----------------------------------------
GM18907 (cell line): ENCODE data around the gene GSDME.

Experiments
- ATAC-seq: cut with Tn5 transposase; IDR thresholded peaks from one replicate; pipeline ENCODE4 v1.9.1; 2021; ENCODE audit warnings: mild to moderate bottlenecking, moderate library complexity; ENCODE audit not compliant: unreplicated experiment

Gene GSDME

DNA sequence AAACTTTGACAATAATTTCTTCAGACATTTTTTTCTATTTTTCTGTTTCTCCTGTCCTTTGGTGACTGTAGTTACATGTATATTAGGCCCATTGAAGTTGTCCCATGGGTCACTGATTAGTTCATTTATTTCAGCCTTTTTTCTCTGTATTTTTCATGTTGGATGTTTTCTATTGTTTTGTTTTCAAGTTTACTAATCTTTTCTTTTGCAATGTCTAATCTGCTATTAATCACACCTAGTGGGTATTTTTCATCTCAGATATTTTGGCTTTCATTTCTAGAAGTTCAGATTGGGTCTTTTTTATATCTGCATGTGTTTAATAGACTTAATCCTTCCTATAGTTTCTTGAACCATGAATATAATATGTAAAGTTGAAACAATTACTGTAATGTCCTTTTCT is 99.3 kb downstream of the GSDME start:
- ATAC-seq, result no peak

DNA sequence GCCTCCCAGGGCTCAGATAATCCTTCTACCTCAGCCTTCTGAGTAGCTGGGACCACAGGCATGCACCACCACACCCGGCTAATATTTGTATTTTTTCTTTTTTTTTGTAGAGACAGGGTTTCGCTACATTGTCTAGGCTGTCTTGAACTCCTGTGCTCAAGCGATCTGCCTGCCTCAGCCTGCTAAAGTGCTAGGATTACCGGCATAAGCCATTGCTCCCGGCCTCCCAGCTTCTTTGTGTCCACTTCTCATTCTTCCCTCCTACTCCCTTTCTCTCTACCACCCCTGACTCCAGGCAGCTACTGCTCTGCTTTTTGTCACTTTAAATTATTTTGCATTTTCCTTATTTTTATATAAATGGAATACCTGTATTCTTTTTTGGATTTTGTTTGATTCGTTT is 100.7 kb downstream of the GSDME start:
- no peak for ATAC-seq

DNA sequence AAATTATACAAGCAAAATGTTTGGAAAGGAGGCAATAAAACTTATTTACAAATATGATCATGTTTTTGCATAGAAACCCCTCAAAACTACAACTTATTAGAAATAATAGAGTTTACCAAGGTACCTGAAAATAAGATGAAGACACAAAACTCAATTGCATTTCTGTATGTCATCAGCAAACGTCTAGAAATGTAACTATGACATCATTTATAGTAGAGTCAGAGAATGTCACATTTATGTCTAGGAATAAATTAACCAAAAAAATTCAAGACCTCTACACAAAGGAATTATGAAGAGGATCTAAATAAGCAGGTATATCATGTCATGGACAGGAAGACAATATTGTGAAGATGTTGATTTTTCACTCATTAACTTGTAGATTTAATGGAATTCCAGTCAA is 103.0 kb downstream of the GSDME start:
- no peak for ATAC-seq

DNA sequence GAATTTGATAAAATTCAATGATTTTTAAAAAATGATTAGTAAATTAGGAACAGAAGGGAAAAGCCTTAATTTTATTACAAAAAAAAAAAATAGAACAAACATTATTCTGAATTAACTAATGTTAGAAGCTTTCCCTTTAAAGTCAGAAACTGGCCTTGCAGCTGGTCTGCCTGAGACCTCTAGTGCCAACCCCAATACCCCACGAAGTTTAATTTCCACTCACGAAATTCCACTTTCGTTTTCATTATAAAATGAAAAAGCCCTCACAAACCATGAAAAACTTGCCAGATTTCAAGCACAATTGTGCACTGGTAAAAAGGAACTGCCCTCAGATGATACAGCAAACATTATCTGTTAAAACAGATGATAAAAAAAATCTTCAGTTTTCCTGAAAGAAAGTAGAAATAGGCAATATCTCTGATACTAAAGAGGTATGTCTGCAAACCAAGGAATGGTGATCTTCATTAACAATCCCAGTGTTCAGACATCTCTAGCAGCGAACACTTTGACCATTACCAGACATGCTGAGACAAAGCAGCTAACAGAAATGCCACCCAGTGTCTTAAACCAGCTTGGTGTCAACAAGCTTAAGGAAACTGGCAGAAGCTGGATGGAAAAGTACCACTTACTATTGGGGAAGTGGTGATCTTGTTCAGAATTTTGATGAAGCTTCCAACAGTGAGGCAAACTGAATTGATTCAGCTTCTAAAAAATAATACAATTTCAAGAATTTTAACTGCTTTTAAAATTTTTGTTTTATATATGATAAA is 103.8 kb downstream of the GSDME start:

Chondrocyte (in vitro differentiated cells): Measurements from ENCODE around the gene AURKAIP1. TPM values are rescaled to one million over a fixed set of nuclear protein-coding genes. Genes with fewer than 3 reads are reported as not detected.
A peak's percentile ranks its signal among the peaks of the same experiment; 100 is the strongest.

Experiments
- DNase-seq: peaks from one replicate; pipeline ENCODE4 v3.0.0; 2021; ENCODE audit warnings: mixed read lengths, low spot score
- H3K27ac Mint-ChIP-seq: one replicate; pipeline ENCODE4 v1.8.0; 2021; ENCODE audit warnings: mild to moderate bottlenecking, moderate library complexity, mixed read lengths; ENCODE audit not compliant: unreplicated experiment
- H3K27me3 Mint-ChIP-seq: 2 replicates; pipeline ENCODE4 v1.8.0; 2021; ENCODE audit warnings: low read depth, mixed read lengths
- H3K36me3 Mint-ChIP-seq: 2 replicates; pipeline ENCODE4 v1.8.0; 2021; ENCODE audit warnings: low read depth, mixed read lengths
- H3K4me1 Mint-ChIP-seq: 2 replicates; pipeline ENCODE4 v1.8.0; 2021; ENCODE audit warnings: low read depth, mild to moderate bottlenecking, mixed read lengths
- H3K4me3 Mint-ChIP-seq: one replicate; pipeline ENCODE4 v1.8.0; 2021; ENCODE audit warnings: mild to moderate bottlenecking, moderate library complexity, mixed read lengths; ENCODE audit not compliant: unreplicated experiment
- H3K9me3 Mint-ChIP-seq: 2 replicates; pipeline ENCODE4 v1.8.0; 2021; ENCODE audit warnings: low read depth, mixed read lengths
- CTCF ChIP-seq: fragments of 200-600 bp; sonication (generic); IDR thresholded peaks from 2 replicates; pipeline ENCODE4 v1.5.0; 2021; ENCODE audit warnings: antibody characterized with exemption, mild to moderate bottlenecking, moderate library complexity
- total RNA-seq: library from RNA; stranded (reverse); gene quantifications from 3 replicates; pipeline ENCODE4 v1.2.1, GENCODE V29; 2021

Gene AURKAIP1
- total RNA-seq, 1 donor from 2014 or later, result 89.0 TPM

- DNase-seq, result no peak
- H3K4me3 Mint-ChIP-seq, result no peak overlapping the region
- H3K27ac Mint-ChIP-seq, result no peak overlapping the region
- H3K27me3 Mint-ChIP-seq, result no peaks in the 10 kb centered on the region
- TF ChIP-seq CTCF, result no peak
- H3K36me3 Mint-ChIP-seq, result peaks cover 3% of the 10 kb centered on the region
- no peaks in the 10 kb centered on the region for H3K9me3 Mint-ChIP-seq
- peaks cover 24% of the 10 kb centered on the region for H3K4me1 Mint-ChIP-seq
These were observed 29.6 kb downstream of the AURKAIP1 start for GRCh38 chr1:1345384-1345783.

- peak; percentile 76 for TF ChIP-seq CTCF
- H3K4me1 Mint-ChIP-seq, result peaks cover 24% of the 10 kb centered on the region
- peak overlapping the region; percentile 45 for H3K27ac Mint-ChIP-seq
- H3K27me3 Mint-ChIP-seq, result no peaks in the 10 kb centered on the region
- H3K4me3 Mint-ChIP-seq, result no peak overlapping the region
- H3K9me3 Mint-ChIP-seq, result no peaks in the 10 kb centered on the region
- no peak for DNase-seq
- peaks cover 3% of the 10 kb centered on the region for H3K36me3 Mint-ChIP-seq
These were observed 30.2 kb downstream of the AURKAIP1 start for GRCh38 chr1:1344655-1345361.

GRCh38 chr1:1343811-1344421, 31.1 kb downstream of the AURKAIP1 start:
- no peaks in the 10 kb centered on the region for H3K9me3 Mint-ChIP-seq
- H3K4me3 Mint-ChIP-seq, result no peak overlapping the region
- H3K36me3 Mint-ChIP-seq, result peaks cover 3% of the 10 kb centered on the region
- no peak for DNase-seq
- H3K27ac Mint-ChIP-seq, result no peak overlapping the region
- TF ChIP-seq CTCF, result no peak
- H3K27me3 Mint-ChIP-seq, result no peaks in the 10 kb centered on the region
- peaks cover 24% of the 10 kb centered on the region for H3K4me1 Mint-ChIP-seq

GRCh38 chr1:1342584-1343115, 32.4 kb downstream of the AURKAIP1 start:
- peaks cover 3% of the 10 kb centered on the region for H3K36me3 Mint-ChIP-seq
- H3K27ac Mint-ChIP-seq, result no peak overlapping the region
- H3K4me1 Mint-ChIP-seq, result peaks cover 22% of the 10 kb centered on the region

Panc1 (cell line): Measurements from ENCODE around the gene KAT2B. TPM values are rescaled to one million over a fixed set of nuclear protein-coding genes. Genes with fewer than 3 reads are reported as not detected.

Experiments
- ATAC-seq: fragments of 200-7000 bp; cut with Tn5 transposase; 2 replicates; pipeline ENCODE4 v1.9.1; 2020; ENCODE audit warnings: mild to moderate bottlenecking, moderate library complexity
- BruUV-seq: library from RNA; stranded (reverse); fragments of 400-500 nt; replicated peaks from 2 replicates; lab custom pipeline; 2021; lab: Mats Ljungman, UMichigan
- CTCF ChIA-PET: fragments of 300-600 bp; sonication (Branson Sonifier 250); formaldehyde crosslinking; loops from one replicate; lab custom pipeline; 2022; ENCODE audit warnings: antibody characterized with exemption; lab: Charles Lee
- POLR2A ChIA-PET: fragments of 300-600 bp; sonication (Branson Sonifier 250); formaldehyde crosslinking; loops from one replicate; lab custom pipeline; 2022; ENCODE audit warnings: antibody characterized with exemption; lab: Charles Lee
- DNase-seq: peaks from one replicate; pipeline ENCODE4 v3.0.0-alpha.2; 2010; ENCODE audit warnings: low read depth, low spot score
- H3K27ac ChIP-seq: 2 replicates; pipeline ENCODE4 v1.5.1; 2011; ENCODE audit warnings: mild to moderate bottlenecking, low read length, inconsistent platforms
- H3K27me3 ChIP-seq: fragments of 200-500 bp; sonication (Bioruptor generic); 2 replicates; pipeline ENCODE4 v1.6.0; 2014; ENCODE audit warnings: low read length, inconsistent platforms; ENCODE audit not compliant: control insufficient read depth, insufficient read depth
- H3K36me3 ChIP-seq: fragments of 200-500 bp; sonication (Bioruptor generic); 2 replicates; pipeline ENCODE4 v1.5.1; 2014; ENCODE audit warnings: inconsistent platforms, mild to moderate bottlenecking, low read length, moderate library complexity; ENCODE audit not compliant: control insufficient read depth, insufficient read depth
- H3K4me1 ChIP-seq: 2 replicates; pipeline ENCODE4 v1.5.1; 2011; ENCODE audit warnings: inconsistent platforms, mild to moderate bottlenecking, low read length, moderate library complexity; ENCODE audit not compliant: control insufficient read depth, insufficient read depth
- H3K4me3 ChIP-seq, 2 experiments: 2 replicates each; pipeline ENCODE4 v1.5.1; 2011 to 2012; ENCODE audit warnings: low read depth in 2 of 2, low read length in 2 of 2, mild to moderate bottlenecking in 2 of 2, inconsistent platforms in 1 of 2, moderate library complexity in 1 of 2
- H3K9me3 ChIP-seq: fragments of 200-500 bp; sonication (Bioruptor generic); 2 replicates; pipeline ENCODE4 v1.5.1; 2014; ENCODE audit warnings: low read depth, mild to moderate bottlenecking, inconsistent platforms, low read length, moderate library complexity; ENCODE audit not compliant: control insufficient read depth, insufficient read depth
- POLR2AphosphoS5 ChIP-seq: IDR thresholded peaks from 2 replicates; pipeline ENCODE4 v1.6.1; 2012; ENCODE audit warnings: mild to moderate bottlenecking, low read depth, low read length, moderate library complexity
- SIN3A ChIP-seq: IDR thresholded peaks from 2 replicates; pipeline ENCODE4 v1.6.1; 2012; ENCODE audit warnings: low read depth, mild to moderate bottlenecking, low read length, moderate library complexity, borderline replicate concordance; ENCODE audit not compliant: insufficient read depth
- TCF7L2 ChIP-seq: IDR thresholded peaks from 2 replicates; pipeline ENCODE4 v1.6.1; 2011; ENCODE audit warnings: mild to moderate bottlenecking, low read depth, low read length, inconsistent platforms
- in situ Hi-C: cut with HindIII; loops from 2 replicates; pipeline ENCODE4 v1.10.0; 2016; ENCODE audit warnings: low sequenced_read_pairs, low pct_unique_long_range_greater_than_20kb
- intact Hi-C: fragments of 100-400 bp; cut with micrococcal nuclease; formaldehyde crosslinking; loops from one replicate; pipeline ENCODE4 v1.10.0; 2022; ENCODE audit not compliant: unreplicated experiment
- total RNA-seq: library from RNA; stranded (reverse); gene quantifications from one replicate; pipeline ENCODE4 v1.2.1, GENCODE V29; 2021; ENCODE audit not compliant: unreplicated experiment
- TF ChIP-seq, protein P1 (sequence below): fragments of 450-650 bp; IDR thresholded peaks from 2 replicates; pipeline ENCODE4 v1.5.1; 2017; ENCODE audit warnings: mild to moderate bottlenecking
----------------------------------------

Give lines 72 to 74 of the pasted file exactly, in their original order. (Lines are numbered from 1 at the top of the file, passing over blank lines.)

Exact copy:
- TCF7L2 ChIP-seq: IDR thresholded peaks from 2 replicates; pipeline ENCODE4 v1.6.1; 2011; ENCODE audit warnings: mild to moderate bottlenecking, low read depth, low read length, inconsistent platforms
- in situ Hi-C: cut with HindIII; loops from 2 replicates; pipeline ENCODE4 v1.10.0; 2016; ENCODE audit warnings: low sequenced_read_pairs, low pct_unique_long_range_greater_than_20kb
- intact Hi-C: fragments of 100-400 bp; cut with micrococcal nuclease; formaldehyde crosslinking; loops from one replicate; pipeline ENCODE4 v1.10.0; 2022; ENCODE audit not compliant: unreplicated experiment